In response to your listed article about bug-out bicycling, It would greatly benefit anyone following that strategy to investigate GreenTyre. They sell poly-ply, airless tires that last for years. A little hard for the novice to install, but very much worth it without sacrificing ride quality.
Just an FYI from a blog reader. - JHF

 

Jim--
I saw the article on bikes on the blog. Thought I'd toss the web site for AirFreeTires into the mix. They make great tires--I have them on my Specialized mountain bike, a couple of 1960s vintage Schwinn bikes, a couple of my wheelbarrows, ...you get my drift. If I could, my farm tractor, garden tractor, etc. would be equipped with these things Take care and God bless you and your family. You are doing good work. - Tom S.

 

Mr Editor,
A reminder to make sure to bring your lock for your "bug out" bike. Some young guy rode off on my husband's bike a few years ago, and he had to run after him, and jerk him off the back of the bike to get it back. Then some other guys hollered at him to ask what was going on, so he yelled back that the guy was stealing his bike, and the guys then laughed and forgot about it. At the time, there were no emergencies going on, and it happened a few years before the "recession". So if there's no gas available, or the limited gas is really high priced with long lines like it was when we evacuated in advance of Hurricane Rita, bikes will look pretty good to those without transportation. (Yes, we both had locks on our bikes for the Hurricane Rita evacuation).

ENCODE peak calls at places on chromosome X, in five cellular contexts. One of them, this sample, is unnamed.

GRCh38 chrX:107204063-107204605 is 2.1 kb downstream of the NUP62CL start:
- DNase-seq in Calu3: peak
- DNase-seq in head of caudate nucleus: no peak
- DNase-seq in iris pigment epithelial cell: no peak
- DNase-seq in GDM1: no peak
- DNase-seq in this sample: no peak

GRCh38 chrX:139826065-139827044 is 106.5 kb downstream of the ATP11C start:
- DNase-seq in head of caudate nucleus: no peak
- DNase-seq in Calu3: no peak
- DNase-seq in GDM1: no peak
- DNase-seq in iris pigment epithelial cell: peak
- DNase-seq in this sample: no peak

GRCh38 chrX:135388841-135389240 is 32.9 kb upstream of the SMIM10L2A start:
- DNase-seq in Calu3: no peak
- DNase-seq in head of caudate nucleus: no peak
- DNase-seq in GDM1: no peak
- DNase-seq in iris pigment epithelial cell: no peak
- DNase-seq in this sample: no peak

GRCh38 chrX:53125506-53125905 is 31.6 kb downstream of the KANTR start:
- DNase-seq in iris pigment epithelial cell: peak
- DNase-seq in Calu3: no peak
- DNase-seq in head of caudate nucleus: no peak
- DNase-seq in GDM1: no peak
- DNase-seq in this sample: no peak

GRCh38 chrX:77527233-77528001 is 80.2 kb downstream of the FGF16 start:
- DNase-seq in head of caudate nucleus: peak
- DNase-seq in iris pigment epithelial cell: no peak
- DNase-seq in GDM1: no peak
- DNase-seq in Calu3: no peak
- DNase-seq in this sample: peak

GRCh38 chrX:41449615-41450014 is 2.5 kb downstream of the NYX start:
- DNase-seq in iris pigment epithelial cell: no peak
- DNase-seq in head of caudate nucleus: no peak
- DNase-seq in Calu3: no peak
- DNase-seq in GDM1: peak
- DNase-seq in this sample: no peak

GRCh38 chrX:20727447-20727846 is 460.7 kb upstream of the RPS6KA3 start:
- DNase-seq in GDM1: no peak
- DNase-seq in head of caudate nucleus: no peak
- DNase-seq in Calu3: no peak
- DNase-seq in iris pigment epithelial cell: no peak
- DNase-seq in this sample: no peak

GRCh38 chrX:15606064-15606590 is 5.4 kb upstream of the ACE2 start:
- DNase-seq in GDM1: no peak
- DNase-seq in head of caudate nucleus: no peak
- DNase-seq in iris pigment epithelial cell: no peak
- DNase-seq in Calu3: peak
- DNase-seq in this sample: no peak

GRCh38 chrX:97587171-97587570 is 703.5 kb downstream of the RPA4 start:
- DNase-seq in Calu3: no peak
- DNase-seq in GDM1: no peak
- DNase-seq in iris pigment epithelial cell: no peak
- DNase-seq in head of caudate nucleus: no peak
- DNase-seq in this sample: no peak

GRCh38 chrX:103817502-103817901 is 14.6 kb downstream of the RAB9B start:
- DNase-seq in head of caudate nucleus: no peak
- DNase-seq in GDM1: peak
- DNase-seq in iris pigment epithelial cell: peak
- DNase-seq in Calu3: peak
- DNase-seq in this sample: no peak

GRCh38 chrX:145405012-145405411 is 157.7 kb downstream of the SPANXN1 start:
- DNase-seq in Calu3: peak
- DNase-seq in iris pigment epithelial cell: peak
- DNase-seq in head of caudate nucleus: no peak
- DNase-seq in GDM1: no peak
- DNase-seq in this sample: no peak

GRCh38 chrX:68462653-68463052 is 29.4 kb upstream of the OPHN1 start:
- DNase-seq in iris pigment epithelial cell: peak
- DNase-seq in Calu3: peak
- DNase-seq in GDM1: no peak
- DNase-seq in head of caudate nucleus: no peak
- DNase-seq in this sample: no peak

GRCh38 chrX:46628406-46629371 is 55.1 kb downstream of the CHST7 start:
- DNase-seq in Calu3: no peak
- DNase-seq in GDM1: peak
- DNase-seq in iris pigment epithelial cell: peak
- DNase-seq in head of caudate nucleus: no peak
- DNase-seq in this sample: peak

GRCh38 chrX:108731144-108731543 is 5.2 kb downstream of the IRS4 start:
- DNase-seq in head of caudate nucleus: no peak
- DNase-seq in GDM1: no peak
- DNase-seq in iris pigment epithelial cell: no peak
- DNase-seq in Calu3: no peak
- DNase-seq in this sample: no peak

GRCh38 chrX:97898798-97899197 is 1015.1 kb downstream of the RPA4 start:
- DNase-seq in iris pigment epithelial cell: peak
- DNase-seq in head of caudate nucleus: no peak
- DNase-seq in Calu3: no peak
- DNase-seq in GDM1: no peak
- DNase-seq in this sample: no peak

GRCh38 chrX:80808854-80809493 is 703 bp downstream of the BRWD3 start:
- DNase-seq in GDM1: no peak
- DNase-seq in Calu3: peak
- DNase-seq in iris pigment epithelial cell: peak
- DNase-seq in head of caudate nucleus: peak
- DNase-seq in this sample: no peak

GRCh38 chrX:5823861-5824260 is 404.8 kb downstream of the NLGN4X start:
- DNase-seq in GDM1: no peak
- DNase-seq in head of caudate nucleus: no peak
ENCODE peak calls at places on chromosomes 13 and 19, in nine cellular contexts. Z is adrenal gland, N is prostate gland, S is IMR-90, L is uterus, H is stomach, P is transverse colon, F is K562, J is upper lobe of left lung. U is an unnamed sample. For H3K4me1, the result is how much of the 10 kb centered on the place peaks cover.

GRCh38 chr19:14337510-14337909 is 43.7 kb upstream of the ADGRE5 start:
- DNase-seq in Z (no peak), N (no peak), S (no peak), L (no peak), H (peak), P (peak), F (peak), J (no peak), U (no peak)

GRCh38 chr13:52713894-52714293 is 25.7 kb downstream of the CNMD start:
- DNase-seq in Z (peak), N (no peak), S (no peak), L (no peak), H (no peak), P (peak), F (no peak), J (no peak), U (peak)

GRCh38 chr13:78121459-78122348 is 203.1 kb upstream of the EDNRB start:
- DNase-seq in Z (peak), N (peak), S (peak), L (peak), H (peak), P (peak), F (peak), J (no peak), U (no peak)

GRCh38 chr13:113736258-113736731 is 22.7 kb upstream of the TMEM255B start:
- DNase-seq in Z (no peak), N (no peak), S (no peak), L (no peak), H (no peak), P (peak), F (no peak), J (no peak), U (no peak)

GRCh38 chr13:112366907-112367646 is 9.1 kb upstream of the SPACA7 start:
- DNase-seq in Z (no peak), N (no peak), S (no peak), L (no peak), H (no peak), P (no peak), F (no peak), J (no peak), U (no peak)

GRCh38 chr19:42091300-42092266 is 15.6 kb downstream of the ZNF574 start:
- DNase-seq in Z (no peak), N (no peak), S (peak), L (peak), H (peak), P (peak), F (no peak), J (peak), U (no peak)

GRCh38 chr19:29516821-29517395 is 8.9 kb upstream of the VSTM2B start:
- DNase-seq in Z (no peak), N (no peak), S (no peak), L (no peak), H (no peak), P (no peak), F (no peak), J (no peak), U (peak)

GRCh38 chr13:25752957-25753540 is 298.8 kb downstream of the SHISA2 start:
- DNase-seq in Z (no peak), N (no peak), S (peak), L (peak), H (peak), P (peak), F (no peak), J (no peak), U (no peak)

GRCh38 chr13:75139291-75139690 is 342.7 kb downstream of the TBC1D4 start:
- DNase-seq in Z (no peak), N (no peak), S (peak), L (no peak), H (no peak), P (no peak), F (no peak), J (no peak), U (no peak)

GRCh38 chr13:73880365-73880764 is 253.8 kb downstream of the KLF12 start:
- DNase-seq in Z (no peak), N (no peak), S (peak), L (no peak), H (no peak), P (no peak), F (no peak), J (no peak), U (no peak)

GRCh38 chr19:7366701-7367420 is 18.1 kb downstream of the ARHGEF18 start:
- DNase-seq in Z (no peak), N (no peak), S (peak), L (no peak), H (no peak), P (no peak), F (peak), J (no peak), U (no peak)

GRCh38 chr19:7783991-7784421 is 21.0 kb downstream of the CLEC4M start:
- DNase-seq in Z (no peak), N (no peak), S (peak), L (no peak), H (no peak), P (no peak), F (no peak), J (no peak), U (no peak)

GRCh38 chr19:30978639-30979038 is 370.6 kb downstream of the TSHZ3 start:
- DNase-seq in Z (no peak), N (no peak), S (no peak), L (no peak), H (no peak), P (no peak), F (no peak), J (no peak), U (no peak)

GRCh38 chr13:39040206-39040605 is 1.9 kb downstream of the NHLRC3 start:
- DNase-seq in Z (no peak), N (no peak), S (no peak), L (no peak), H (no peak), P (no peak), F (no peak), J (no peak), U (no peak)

I should mention that our truck had two tire blowouts during the evacuation, so we now have an extra mounted tire available to throw in the bed of the truck if we have to evac/bug out. Those inflate-a-tire cans won't do much for shredded tires. And my husband checks [the two spare] tires every spring when I do hurricane prep[aration checks and supply refurbishment].- Sheila


Hi Jim

I just read the article on Bicycles as Bug-Out and Utility Vehicles. I've been on vacation by bicycle in Italy several times.

Always keep at least one spare tire and at least 4 inner tubes with you on multi-day trips. Buy the tubes on different occasions at different stores. I once had a batch of four inner tubes that all leaked! Tubes are made in production batches and sometimes a production run goes terribly bad.

Also remember the experience in the Netherlands in the Second World War. Everybody was cycling around with wooden wheels [or even on bare rims] since there were no tires left. They are the hardest part to get in a SHTF scenario. Most other parts you can get by breaking apart other bikes but tires completely run out after a year. I have at least four tires of every type I need at home. I also have a 80 year-old very strong transportation bike which has tires that are extremely durable. Some postmen use these tires. (Called "transport, extra heavy")
They cost a bit more (about 30 Euros per tire) but last easily 5+ years and for some reason they simply cannot get leaks in their inner tubes. I never had a flat in 15 years, only one tore apart because the inner tube was too old (!) and the bike was standing parked in full sun (so don't do that ;-))